Married and divorced seven times, she acquired grand foreign titles, but was maliciously treated and exploited by several of her husbands. Publicly, she was much envied for her lavish lifestyle and her exuberant wealth; privately, she was very insecure and unhappy, leading to addiction and fornication.
She died of a heart attack at age 66. At her death, the formerly wealthy Hutton was on the verge of bankruptcy as a result of exploitation, as well as her own lavish and luxurious lifestyle.
Barbara Hutton was the unhappy poor little rich girl! She was widely reported in the media, and her story was even made into a Hollywood movie: “The Poor Little Rich Girl.”
From Rags to Riches
Christopher Paul Gardner, an American entrepreneur, investor, author, and philanthropist, was very poor and homeless in the early 1980s. Sleeping on the floor of a public toilet, Gardner never dreamt that he would become a multi-millionaire one day. His inspiring life story was made into a hit Hollywood movie: “The Pursuit of Happyness.”
Gardner was brought up with the belief that he could do or be anything that he wanted to do or be. He was homeless, but he was not hopeless. He dreamed of wealth and success, and his dreams were not mirages. Because of his right doing, he made his dreams come true.
Initially, Gardner made his living by selling medical equipment. He did not make enough money to make both ends meet, and his poverty made him homeless for a year.
Then, one day, Gardner met a stockbroker in a red Ferrari, who offered him internship because of his incredible drive and sustained enthusiasm. He had a successful investment career, and he subsequently opened his own investment firm, Gardner Rich & Co.
More than two decades later, after the death of his wife, who challenged him to find his true happiness and fulfillment in the remainder of his life, Gardner made a complete career change. He became a philanthropist and a motivation speaker traveling around the world, focusing not on his own wealth, but on humanity and helping others to get their happiness.
According to Gardner, life journey is always a process of lesson learning and forward moving:
“People often ask me would I trade anything from my past, and I quickly tell them no, because my past helped to make me into the person I am today.”
On that life journey, mental focus is essential: focusing not just on the big things in life but also on the small things as well; appreciating what you have rather than dwelling on what you lack.
“Then again, what seems like nothing in the eyes of the world, when properly valued and put to use, can be among the greatest riches.”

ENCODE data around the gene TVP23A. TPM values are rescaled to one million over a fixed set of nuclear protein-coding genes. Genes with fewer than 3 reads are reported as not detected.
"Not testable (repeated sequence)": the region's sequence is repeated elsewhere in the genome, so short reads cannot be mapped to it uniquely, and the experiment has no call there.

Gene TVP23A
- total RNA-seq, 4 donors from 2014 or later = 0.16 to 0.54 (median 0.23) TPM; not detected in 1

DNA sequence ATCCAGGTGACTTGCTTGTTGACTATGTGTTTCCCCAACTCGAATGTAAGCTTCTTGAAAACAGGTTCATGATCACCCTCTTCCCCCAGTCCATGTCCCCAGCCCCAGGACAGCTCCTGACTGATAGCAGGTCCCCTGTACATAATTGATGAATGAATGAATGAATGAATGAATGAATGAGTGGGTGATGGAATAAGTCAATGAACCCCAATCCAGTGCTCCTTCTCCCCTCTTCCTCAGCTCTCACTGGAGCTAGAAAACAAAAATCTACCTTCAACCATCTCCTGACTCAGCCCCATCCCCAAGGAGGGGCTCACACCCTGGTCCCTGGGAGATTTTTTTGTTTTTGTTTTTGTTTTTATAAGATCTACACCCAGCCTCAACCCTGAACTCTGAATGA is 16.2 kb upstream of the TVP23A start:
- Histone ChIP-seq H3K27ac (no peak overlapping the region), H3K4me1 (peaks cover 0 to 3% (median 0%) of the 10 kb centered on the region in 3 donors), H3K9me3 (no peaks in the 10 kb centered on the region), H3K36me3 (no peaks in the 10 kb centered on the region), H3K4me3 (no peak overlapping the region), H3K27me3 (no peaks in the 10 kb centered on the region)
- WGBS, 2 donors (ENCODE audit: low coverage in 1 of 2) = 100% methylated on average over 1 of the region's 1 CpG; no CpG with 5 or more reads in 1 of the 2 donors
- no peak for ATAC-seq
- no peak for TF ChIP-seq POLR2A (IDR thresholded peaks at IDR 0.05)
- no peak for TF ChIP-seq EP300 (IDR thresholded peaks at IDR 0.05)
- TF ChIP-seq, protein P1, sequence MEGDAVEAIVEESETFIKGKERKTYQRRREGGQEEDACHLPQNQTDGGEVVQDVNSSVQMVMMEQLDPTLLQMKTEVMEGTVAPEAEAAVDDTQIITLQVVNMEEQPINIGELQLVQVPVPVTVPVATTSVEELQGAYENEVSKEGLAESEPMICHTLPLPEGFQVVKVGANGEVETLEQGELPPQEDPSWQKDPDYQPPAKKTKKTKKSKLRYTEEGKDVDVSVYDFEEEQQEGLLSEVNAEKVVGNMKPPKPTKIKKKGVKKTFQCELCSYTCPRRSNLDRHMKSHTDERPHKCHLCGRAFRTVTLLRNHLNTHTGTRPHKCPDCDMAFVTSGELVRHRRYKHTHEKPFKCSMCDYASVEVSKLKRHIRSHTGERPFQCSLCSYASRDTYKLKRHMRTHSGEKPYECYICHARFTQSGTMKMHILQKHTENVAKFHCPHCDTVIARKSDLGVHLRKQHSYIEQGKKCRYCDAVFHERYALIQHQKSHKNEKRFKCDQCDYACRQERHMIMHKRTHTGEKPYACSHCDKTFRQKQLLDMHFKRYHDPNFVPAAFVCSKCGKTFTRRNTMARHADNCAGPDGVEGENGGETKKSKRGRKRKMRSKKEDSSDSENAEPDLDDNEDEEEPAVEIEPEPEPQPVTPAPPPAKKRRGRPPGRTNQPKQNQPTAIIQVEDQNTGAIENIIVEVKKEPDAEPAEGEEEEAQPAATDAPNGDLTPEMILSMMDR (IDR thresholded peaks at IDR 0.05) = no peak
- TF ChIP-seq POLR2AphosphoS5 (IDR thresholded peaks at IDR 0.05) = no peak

“Wealth can also be that attitude of gratitude with which we remind ourselves everyday to count our blessings.”
“The balance in your life is more important than the balance in your checking account.”
The bottom line: according to Gardner, everything begins with self-belief and doing.
“I just wanted to make a million dollars. But I couldn’t sing and I couldn’t play ball, so I said to my mother, ‘How am I going to make a million dollars?’ And she said to me, ‘Son, if you believe you can do it, you will.’”
“It can be done, but you have to make it happen.”
Studies after studies by psychologists have shown that there is no correlation between wealth and happiness. The only exception is in cases of real poverty, when extra income relieves suffering and brings security. But once the basic material needs are satisfied, the level of income makes little difference to the perceived level of happiness.
The bottom line: let go of the madness of materialism! The Beatles rightly said in their song that money can’t buy love, and neither can it buy happiness.
According to Tao wisdom, money is neither positive nor negative; it is all in the human mind.
But how you make your money and how you spend your money may turn money into something either positive or negative.
To increase your wealth in a positive way, focus on doing what needs to be done, and no more. On the other hand, the more you do to make more money, the less focused you become, and the greater are your expectations of the outcome. That may ultimately create not only undue stress but also internal disharmony in your life, turning money into something negative, and making you unhappy.
Increasing your wealth, however, does not necessarily mean spending your money proportionately. That is to say, an individual making more money does not have to buy a much bigger house than what that individual actually needs. To illustrate, Warren Buffet, the billionaire, has set an excellent example: he is still living in his $31,500 home he bought some decades ago.
Material riches are regarded by the Scriptures as neither good nor bad in themselves, but only according to whether they are properly or improperly used.
But all material riches are transitory, and they do not last.
“for riches do not endure forever,
and a crown is not secure for all generations.” (Proverbs 27: 24)
Therefore, set your heart on what is eternal, which is above, instead of the transient, which is below.
“Do not trust in extortion
or put vain hope in stolen goods;
though your riches increase,
do not set your heart on them.”
(Psalm 62: 10)
Jesus said a good man has good treasures, and an evil man has evil ones:
“A good man brings good things out of the good stored up in him, and an evil man brings evil out of the evil stored up in him.”
(Matthew 12: 35)
Prioritize your wants, and ask yourself these questions: Am I obsessed with material riches? Do I always want more?
“Why spend money on what is not bread,
and your labor on what does not satisfy?
Listen, listen to me, and eat what is good,
and you will delight in the richest of fare.”
(Isaiah 55: 2)